Even though Bennet has out-raised Romanoff nearly 4-to-1 this campaign season, posting $7.7 million in contributions through July 21, a spokesman said the Bennet campaign hadn’t budgeted for as much advertising as he said it would take to rebut Romanoff’s attacks.

Amid rumors the Romanoff campaign plans to bring former President Bill Clinton to Colorado for a last-minute push, Bennet brought out his most prominent backer for a conference call heard across the state. President Obama, who appeared at a rally and fundraiser for Bennet in February, spent about five minutes talking to an estimated 21,000 voters in the middle of a half-hour Bennet campaign “tele-town hall” Tuesday evening.

Calling Bennet “a breath of fresh air in a town with a lot of hot air,” Obama heaped praise on the incumbent he endorsed the day after Romanoff entered the race last fall.

“So Michael has been as good of a senator as I expected him to be when I first met him and he was still head of the public schools out in Denver,” Obama said. “And I know there have been a lot of negative ads running against Michael in the last few weeks, which is sort of politics as usual. But when he came to Washington, he came to get things done and not just play the usual political games.”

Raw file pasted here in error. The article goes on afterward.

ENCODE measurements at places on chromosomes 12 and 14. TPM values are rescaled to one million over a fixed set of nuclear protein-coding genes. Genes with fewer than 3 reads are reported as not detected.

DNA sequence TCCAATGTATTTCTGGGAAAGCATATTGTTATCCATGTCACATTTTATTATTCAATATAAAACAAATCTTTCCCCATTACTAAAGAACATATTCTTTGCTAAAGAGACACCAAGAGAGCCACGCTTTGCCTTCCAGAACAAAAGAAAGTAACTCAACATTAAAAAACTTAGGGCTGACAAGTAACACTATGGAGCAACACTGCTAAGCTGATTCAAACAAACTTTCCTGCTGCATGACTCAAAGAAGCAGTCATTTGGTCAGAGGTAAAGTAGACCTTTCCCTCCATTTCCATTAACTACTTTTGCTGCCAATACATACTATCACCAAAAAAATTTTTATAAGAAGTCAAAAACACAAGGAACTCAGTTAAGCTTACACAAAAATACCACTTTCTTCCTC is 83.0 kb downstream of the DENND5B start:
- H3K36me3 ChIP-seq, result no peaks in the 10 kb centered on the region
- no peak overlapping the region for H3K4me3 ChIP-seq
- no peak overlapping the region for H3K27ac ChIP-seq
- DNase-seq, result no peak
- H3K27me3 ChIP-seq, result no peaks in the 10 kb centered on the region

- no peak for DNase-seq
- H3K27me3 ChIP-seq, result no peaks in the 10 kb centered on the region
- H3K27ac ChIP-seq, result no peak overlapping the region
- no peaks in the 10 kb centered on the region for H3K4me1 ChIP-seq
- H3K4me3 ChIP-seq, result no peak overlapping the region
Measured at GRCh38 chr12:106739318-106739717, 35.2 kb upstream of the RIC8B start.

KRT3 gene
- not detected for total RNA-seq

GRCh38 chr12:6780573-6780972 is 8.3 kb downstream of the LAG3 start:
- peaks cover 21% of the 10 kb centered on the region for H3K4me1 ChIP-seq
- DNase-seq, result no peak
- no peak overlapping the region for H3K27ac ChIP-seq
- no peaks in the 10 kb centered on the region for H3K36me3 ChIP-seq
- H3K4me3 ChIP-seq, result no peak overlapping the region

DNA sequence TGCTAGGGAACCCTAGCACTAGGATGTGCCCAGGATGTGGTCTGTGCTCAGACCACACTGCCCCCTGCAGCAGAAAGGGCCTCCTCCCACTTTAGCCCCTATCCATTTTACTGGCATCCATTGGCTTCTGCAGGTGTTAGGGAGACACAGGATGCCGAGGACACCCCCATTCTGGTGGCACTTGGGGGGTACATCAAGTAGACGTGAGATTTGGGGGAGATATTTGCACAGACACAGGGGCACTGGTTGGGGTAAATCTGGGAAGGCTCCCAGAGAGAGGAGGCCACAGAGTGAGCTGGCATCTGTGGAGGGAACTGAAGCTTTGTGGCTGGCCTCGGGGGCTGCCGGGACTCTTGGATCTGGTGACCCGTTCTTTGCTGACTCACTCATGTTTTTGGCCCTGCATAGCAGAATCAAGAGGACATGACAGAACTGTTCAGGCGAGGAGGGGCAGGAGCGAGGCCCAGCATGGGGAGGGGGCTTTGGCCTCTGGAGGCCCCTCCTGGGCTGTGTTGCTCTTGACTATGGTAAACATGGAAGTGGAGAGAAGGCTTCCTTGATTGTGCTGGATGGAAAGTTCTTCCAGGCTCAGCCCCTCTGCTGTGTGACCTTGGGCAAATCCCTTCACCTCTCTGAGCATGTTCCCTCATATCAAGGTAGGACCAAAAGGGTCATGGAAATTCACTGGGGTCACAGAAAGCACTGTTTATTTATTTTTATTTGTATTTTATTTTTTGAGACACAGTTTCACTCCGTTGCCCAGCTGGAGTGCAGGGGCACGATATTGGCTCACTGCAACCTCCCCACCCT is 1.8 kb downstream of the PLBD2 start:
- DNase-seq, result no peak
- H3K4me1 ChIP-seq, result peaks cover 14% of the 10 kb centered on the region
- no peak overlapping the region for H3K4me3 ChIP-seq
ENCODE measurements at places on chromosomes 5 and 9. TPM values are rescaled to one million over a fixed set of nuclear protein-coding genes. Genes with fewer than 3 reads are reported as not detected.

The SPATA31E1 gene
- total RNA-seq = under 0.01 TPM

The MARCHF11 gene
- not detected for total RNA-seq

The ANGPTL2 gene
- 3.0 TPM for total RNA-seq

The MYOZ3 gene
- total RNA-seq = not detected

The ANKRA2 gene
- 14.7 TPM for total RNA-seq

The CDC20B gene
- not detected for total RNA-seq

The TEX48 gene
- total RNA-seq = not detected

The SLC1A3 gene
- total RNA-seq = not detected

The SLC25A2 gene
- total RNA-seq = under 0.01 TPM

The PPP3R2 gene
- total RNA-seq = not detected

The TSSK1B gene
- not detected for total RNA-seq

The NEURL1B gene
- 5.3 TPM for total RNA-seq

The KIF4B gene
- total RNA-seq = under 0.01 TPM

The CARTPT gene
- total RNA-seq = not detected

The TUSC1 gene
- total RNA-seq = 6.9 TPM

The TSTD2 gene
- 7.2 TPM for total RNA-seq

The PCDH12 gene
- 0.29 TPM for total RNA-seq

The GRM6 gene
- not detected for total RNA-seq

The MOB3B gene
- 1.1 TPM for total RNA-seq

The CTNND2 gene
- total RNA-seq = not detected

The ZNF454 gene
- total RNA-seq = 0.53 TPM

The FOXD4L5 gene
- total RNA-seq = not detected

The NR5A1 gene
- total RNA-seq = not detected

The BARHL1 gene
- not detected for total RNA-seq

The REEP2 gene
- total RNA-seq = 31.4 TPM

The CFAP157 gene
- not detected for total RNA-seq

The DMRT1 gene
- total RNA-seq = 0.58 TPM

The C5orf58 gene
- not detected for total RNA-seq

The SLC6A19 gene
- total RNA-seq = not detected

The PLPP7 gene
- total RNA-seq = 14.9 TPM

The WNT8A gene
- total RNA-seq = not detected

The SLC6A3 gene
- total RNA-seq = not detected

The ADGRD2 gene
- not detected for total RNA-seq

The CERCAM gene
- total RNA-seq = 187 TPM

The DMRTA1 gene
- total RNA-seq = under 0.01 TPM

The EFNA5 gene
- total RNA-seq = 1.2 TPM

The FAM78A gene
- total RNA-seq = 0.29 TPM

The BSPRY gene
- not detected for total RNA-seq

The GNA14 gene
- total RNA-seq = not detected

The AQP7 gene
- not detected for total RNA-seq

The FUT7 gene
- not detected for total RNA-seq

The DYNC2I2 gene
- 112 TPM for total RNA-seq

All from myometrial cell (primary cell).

As mail ballots continued to pour in, both campaigns announced statewide tours to chase down votes.

Romanoff kicked off a “seven-day sprint” on Tuesday with a fundraiser in southeast Denver featuring Olympic athlete and former NFL player Jeremy Bloom, followed by appearances up and down the Front Range over the following week. Bennet plans a “whirlwind” 24-hour tour starting Friday afternoon with stops in Colorado Springs, Pueblo, Denver, Watkins, Hugo, Limon, Fort Morgan, Fort Collins, Greeley and Boulder.